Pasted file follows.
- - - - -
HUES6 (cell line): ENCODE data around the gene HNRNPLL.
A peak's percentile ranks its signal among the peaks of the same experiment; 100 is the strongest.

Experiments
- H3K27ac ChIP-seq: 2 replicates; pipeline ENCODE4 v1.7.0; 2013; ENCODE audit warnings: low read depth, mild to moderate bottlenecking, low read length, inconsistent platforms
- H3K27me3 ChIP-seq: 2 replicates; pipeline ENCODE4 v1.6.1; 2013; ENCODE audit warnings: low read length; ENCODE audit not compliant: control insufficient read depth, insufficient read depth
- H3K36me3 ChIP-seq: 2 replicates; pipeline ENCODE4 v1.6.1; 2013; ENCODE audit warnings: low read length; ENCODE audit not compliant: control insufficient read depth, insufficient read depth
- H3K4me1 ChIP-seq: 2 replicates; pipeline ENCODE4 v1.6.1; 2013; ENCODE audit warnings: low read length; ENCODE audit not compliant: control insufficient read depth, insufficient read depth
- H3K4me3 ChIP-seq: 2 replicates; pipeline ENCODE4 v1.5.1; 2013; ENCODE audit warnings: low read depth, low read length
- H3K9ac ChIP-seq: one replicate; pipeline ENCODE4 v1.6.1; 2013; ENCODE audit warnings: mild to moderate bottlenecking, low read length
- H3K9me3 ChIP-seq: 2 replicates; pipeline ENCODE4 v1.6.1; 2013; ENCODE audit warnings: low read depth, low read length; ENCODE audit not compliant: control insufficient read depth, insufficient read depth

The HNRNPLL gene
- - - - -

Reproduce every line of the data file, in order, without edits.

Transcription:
HUES6 (cell line): ENCODE data around the gene HNRNPLL.
A peak's percentile ranks its signal among the peaks of the same experiment; 100 is the strongest.

Experiments
- H3K27ac ChIP-seq: 2 replicates; pipeline ENCODE4 v1.7.0; 2013; ENCODE audit warnings: low read depth, mild to moderate bottlenecking, low read length, inconsistent platforms
- H3K27me3 ChIP-seq: 2 replicates; pipeline ENCODE4 v1.6.1; 2013; ENCODE audit warnings: low read length; ENCODE audit not compliant: control insufficient read depth, insufficient read depth
- H3K36me3 ChIP-seq: 2 replicates; pipeline ENCODE4 v1.6.1; 2013; ENCODE audit warnings: low read length; ENCODE audit not compliant: control insufficient read depth, insufficient read depth
- H3K4me1 ChIP-seq: 2 replicates; pipeline ENCODE4 v1.6.1; 2013; ENCODE audit warnings: low read length; ENCODE audit not compliant: control insufficient read depth, insufficient read depth
- H3K4me3 ChIP-seq: 2 replicates; pipeline ENCODE4 v1.5.1; 2013; ENCODE audit warnings: low read depth, low read length
- H3K9ac ChIP-seq: one replicate; pipeline ENCODE4 v1.6.1; 2013; ENCODE audit warnings: mild to moderate bottlenecking, low read length
- H3K9me3 ChIP-seq: 2 replicates; pipeline ENCODE4 v1.6.1; 2013; ENCODE audit warnings: low read depth, low read length; ENCODE audit not compliant: control insufficient read depth, insufficient read depth

The HNRNPLL gene